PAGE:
First Nations Denied Injunction for Failing to Maintain Dialogue with a Corporation

Authors: Rangi Jeerakathil, Erin Moch

In the recent Federal Court decision, ‘Namgis First Nation v. Canada (Fisheries, Oceans and Coast Guard), 2018 FC 334, the Court refused to grant ‘Namgis First Nation’s (“NFN”) interlocutory injunction application as a result of NFN’s failure to maintain a dialogue with the affected fish farm operator, Marine Harvest Canada Inc. (“Marine Harvest”).


NFN applied to the Court for an interlocutory injunction against the Minister of Fisheries, Oceans and the Canadian Coast Guard (“Minister”), enjoining the Minister from issuing to Marine Harvest a license pursuant to section 56 of the Fishery (General) Regulations, which would authorize the introduction, release or transfer of fish (“Transfer License”) into open-water pens at Marine Harvest’s aquaculture facility, located on NFN’s asserted territory.

NFN also applied for an interlocutory injection against Marine Harvest, enjoining them from seeking, obtaining or acting upon a Transfer License in connection with this facility. This injunction would ultimately restrict Marine Harvest from transferring fish without first testing the fish for Piscine Orthoreoviris (“PRV”) or heart and skeletal muscle inflammation (“HSMI”).

NFN’s motion for interlocutory injunctive was made, pending the determination of the judicial review of a Fisheries and Oceans Canada policy that did not require the testing of smolts for PRV or HSMI prior to issuing Transfer Licenses.


In determining that interlocutory injunctive relief would not be granted, the Court applied the three-part test for interlocutory relief set out by the Supreme Court of Canada in RJR-MacDonald Inc. v. Canada (AG), [1994] 1 SCR 311.

1. Was there a serious question to be tried?

The parties agreed that there as a serious issue to be tried, and those issues generally related to the Minister’s obligation to regulate fish transfers and the duty to consult and accommodate the NFN.

2. Would the applicant suffer irreparable harm if relief were refused?

The Court ultimately found there was a serious risk of irreparable harm on a number of fronts, including:

  1. the complete lack of consultation by the Minister in respect of transferring salmon into the NFN asserted territory, notwithstanding a previous acknowledgement by the Minister of a strong claim to Aboriginal fishing rights in the territory;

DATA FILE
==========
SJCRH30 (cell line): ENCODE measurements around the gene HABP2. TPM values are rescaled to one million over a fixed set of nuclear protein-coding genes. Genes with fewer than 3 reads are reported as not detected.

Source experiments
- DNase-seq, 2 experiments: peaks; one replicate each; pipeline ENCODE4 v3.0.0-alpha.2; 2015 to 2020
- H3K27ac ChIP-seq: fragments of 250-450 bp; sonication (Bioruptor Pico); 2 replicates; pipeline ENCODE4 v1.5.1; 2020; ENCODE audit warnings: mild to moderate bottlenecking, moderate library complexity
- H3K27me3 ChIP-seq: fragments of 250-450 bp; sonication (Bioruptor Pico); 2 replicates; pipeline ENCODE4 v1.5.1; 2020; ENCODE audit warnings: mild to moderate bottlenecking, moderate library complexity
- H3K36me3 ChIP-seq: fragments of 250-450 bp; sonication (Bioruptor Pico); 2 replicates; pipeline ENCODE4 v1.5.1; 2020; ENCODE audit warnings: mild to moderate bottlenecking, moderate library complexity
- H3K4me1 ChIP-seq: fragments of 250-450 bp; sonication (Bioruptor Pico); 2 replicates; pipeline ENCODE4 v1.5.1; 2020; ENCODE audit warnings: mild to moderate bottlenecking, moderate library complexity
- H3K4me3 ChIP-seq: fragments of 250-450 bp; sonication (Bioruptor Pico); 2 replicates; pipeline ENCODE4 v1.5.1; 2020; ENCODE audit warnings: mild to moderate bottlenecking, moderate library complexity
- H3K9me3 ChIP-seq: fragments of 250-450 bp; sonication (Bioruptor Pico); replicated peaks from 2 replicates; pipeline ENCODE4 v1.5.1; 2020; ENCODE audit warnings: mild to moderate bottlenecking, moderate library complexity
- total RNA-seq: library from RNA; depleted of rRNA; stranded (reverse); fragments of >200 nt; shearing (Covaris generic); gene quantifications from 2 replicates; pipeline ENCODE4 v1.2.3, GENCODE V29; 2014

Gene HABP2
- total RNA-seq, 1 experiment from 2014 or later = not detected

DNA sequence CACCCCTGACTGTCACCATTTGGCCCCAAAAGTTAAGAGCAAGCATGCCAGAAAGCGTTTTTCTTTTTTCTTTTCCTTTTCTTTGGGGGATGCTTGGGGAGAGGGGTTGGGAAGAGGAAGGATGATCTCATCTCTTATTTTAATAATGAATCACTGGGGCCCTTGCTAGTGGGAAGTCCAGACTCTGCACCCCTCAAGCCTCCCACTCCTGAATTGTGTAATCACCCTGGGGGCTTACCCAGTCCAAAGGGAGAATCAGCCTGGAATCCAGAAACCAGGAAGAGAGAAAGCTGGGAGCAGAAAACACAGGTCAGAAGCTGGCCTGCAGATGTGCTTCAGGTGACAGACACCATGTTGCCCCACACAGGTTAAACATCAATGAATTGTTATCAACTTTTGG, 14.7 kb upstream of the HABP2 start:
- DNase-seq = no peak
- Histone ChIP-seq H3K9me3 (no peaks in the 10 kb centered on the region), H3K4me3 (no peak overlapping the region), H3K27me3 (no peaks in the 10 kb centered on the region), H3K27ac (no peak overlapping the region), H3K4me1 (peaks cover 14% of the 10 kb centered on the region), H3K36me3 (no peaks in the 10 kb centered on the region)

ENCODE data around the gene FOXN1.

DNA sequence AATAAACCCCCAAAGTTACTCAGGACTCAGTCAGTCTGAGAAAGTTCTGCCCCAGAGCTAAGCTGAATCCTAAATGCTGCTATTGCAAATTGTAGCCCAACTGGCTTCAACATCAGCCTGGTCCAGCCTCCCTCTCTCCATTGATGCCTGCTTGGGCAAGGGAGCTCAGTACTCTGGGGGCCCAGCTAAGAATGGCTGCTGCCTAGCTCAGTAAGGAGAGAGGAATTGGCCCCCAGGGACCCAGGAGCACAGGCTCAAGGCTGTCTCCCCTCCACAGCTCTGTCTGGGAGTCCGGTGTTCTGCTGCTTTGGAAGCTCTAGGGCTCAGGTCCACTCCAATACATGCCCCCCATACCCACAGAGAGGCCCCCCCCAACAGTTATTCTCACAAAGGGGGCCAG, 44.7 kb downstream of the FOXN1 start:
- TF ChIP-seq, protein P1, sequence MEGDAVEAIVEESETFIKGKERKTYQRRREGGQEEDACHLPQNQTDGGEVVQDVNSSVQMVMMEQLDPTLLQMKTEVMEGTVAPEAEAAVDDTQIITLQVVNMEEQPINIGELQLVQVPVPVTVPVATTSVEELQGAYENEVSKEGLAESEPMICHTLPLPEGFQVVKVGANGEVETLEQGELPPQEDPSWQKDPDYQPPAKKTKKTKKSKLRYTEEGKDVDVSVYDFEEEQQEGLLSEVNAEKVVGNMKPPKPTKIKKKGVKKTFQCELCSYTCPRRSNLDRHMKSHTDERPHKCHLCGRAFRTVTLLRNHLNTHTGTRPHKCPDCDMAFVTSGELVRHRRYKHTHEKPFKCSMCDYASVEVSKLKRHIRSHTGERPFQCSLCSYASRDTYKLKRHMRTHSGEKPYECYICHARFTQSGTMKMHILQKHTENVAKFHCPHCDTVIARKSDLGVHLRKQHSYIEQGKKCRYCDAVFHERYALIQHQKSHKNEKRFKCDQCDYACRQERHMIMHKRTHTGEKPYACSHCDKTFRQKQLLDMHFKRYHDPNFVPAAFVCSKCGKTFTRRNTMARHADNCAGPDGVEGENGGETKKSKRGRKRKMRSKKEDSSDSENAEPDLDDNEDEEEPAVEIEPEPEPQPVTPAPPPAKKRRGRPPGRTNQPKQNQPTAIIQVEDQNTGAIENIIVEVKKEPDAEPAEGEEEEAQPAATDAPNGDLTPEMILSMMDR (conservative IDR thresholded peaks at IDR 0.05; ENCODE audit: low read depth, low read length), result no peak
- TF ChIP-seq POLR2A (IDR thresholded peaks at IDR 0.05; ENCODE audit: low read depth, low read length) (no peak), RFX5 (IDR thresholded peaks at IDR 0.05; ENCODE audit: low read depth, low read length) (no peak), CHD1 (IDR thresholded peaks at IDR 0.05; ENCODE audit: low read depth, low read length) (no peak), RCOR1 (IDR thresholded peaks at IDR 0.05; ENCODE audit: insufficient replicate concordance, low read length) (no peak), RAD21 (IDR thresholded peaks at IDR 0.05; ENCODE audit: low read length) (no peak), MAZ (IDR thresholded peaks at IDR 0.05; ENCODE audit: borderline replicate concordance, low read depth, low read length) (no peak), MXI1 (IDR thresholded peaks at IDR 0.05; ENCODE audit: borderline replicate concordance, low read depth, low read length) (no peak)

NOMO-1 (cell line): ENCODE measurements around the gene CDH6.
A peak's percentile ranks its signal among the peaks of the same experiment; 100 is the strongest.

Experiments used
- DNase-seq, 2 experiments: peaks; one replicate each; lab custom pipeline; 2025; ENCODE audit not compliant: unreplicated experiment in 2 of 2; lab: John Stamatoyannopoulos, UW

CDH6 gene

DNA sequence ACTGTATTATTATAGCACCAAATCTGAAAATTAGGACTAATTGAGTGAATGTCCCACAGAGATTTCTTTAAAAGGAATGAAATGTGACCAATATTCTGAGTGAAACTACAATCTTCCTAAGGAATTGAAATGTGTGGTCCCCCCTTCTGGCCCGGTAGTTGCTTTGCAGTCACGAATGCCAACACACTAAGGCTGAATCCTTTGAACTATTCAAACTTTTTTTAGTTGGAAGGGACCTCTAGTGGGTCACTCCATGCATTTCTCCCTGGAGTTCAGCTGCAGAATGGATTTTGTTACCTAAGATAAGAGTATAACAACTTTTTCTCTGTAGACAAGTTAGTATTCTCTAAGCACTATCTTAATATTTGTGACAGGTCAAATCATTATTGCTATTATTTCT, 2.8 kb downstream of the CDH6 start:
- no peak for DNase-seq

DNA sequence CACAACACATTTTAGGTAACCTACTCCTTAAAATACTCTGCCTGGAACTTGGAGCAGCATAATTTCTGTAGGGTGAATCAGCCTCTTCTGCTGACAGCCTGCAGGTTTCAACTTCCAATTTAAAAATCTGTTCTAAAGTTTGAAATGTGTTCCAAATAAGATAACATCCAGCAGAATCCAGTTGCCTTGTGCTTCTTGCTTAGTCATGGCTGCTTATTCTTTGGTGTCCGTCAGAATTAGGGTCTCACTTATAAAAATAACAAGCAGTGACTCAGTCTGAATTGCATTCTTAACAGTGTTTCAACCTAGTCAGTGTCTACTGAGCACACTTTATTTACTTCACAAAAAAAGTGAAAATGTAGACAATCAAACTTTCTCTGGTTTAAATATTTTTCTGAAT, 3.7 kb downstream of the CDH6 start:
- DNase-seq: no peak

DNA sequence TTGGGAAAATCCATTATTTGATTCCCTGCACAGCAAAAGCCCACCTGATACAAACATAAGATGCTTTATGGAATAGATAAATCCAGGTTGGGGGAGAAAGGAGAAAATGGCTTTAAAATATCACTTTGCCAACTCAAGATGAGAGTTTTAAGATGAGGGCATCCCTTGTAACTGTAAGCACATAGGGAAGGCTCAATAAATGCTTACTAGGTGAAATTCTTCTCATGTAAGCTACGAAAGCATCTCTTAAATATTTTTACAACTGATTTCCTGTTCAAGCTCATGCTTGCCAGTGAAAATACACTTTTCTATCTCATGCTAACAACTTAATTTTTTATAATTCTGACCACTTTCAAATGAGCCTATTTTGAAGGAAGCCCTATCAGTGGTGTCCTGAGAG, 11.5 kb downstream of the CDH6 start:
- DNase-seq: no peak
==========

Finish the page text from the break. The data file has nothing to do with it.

2. that salmon fishing was of fundamental importance to NFN’s culture and way of life;
  3. evidence providing there was a serious risk to fishing, given the depleted wild salmon population in the asserted territory due to disease; and
  4. scientific evidence that connected the risk of PRV and HSMI to increased risks of disease and mortality among wild fish.

3. Was the balance of convenience favoured granting the relief sought?

The balance of convenience analysis involved determining which of the two parties would suffer a greater harm from granting or refusing interlocutory relief. This analysis included considering the damages both parties would suffer as well as the interests of the public.

Notwithstanding the risk of irreparable harm, the Court found that on a balance of conveniences Marine Harvest would suffer greater harm, and as such denied the relief. In concluding this, the Court considered that:

  1. Marine Harvest had been operating with Transfer Licenses for many years;
  2. Marine Harvest would suffer a loss of approximately $2.1 million due to lost income associated with the increased mortality and reduced growth of the salmon who were scheduled to be transferred in the coming days;
  3. NFN was delayed in filing this application, as Marine Harvest had informed NFN of the upcoming transfer 11 weeks before the application was brought, in which time Marine Harvest could have mitigated its losses;
  4. NFN frustrated good faith attempts at consultation by Marine Harvest, by failing to maintain a dialogue with Marine Harvest and by not informing Marine Harvest they would seek interlocutory injunction.


This decision confirms that prejudice by Aboriginal groups to organizations is a basis to refuse interlocutory injunctive relief to which an Aboriginal group would otherwise be entitled .

This decision also confirms that organizations at all times should make efforts to consult with Aboriginal groups in order to maintain their legal rights, as Aboriginal groups not willing to reciprocate may be denied injunctive relief.

MLT Aikins has significant experience advising clients with regards to Aboriginal matters. Our lawyers in this practice area would be pleased to discuss this recent decision with you and how it may impact your organization.

Note: This article is of a general nature only and is not exhaustive of all possible legal rights or remedies. In addition, laws may change over time and should be interpreted only in the context of particular circumstances such that these materials are not intended to be relied upon or taken as legal advice or opinion. Readers should consult a legal professional for specific advice in any particular situation.